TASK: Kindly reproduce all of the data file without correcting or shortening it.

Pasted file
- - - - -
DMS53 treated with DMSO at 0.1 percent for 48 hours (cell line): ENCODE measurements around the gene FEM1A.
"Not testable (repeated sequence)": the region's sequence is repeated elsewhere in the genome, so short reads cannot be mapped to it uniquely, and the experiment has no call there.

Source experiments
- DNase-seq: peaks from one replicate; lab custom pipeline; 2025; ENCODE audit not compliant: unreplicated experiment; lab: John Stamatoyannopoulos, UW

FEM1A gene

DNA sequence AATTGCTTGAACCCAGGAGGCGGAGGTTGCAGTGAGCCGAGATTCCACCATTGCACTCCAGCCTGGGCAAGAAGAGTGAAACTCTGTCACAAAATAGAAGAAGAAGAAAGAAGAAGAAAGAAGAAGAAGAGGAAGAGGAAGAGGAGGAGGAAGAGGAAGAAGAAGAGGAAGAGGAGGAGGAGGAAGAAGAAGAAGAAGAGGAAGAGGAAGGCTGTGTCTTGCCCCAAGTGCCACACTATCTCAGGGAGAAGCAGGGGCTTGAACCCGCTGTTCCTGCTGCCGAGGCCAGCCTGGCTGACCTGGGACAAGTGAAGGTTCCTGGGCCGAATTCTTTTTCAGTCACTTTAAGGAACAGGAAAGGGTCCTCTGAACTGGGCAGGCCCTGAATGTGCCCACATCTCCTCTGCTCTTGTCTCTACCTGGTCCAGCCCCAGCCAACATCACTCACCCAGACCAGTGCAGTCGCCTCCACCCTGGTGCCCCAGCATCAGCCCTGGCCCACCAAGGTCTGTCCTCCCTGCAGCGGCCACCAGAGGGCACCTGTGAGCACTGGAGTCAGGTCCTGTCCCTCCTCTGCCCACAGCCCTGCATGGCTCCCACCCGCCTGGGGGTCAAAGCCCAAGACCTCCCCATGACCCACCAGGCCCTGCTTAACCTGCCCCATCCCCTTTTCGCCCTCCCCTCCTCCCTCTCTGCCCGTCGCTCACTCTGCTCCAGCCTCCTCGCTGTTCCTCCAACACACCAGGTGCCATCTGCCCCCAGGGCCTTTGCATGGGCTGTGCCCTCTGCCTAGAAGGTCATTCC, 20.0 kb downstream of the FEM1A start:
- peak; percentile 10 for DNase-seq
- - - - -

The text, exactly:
DMS53 treated with DMSO at 0.1 percent for 48 hours (cell line): ENCODE measurements around the gene FEM1A.
"Not testable (repeated sequence)": the region's sequence is repeated elsewhere in the genome, so short reads cannot be mapped to it uniquely, and the experiment has no call there.

Source experiments
- DNase-seq: peaks from one replicate; lab custom pipeline; 2025; ENCODE audit not compliant: unreplicated experiment; lab: John Stamatoyannopoulos, UW

FEM1A gene

DNA sequence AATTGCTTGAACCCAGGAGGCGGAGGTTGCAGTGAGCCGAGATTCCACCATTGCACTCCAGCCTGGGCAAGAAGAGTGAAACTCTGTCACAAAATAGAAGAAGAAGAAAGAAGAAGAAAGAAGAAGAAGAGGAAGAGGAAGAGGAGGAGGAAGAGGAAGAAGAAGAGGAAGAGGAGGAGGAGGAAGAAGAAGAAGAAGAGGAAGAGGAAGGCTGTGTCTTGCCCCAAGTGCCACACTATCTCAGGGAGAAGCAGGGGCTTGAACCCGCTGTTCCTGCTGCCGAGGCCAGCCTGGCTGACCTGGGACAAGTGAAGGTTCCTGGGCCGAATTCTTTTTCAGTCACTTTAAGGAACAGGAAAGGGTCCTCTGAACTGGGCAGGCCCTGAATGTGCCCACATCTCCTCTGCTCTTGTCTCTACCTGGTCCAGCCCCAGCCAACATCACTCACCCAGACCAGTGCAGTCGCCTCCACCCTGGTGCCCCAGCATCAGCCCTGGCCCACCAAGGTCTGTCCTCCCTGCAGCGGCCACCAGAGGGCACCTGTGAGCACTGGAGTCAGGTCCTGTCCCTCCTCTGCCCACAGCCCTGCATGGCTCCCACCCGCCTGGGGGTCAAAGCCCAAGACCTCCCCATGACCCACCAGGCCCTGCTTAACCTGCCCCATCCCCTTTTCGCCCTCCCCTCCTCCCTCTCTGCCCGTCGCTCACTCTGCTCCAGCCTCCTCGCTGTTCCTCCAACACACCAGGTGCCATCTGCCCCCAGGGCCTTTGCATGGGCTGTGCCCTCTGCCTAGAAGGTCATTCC, 20.0 kb downstream of the FEM1A start:
- peak; percentile 10 for DNase-seq